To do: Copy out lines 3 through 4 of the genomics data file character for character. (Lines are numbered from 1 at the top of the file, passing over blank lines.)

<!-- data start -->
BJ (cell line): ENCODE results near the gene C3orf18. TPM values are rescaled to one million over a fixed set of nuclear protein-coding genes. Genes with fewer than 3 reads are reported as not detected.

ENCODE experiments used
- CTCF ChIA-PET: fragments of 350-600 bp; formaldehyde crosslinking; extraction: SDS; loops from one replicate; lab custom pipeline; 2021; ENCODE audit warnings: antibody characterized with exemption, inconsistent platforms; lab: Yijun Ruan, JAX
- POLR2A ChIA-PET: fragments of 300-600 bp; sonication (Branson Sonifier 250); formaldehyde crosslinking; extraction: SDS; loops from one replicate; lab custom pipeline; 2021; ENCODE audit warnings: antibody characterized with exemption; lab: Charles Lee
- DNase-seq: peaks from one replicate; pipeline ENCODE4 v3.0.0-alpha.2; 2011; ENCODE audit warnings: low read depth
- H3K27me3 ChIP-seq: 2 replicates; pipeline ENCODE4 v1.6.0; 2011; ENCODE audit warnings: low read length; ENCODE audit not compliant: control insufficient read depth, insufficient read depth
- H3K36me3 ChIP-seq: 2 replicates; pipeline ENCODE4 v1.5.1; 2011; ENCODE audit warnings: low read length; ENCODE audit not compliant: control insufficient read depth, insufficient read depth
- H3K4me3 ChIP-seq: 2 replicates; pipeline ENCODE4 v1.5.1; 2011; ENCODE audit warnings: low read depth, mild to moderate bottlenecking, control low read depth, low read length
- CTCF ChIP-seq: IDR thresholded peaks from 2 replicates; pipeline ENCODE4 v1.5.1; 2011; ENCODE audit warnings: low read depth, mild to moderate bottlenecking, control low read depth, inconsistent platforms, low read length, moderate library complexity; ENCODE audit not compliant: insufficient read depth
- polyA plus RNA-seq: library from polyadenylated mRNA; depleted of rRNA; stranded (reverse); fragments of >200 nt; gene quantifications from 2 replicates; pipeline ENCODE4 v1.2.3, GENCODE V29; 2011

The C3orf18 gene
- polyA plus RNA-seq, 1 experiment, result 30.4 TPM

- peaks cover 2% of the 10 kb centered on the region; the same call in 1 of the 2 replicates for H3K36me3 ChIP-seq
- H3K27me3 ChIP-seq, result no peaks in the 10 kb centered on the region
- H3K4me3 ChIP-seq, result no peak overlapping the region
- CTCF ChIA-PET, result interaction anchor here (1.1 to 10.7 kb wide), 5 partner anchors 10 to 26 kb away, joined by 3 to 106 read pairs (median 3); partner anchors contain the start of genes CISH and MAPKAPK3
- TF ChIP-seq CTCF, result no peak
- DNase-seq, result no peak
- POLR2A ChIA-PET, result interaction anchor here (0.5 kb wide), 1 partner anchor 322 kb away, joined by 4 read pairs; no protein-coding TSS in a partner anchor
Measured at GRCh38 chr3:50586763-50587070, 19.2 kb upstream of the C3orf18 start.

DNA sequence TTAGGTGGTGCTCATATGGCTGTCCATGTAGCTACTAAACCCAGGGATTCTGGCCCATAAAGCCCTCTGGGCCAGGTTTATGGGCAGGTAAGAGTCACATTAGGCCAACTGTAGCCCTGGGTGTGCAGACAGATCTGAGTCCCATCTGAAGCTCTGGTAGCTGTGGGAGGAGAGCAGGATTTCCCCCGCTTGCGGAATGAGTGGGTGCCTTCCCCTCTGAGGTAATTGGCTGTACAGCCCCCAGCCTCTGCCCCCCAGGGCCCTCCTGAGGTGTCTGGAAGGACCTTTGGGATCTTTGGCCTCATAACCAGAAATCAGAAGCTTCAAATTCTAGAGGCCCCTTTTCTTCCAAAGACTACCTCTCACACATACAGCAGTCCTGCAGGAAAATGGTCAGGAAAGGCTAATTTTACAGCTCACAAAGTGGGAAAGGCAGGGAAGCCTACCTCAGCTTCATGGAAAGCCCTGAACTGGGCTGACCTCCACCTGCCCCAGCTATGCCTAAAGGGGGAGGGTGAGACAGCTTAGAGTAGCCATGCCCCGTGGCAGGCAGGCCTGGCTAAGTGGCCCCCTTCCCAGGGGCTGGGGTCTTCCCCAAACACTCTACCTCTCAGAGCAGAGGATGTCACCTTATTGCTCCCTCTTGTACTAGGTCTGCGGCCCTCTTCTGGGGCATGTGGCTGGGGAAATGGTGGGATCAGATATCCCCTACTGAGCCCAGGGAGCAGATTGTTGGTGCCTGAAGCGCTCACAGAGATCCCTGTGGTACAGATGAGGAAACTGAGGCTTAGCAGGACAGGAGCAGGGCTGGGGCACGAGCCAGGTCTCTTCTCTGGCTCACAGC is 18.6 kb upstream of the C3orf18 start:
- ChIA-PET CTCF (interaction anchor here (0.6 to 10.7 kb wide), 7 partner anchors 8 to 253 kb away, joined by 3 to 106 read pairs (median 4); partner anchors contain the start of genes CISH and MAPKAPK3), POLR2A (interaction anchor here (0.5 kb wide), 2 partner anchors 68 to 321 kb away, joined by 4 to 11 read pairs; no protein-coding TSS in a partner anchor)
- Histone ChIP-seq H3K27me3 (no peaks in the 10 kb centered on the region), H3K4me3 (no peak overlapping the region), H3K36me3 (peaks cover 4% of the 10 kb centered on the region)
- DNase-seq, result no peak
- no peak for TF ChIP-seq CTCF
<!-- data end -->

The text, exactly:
- CTCF ChIA-PET: fragments of 350-600 bp; formaldehyde crosslinking; extraction: SDS; loops from one replicate; lab custom pipeline; 2021; ENCODE audit warnings: antibody characterized with exemption, inconsistent platforms; lab: Yijun Ruan, JAX
- POLR2A ChIA-PET: fragments of 300-600 bp; sonication (Branson Sonifier 250); formaldehyde crosslinking; extraction: SDS; loops from one replicate; lab custom pipeline; 2021; ENCODE audit warnings: antibody characterized with exemption; lab: Charles Lee